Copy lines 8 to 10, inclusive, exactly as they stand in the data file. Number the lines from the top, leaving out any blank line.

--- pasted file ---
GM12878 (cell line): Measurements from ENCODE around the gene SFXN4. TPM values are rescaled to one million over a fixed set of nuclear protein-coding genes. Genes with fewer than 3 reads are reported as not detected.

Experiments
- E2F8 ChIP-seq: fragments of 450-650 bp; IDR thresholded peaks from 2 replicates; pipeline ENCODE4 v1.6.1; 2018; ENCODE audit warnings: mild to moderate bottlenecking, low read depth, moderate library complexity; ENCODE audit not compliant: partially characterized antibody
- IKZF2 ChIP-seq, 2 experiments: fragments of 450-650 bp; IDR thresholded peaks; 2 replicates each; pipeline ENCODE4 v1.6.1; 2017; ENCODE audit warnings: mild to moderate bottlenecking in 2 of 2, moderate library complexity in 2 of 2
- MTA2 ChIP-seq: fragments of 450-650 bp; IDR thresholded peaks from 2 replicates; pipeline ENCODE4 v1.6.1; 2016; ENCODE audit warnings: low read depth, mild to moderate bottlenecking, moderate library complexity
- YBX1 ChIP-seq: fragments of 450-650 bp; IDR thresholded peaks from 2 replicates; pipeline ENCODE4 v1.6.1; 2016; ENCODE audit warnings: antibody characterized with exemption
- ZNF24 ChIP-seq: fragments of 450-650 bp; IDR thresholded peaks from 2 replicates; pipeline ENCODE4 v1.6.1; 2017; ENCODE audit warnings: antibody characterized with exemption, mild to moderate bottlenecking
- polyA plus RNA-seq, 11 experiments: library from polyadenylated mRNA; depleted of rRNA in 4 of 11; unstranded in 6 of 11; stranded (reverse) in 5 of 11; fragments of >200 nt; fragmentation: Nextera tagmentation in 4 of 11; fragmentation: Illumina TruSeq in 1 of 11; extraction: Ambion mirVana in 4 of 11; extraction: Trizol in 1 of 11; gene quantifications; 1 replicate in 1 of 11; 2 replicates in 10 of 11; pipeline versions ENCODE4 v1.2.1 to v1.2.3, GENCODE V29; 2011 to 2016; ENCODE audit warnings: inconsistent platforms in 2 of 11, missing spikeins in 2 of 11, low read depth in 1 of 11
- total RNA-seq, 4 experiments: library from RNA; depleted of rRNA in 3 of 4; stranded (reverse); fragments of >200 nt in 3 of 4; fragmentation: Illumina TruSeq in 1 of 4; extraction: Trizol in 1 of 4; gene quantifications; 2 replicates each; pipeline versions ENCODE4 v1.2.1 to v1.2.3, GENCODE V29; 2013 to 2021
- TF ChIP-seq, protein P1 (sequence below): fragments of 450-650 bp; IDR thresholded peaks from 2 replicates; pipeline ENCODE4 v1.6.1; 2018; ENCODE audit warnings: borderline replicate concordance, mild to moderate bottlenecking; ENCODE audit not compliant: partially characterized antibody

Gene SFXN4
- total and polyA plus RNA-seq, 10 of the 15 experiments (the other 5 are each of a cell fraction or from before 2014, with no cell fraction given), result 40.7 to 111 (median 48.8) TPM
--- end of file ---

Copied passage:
- polyA plus RNA-seq, 11 experiments: library from polyadenylated mRNA; depleted of rRNA in 4 of 11; unstranded in 6 of 11; stranded (reverse) in 5 of 11; fragments of >200 nt; fragmentation: Nextera tagmentation in 4 of 11; fragmentation: Illumina TruSeq in 1 of 11; extraction: Ambion mirVana in 4 of 11; extraction: Trizol in 1 of 11; gene quantifications; 1 replicate in 1 of 11; 2 replicates in 10 of 11; pipeline versions ENCODE4 v1.2.1 to v1.2.3, GENCODE V29; 2011 to 2016; ENCODE audit warnings: inconsistent platforms in 2 of 11, missing spikeins in 2 of 11, low read depth in 1 of 11
- total RNA-seq, 4 experiments: library from RNA; depleted of rRNA in 3 of 4; stranded (reverse); fragments of >200 nt in 3 of 4; fragmentation: Illumina TruSeq in 1 of 4; extraction: Trizol in 1 of 4; gene quantifications; 2 replicates each; pipeline versions ENCODE4 v1.2.1 to v1.2.3, GENCODE V29; 2013 to 2021
- TF ChIP-seq, protein P1 (sequence below): fragments of 450-650 bp; IDR thresholded peaks from 2 replicates; pipeline ENCODE4 v1.6.1; 2018; ENCODE audit warnings: borderline replicate concordance, mild to moderate bottlenecking; ENCODE audit not compliant: partially characterized antibody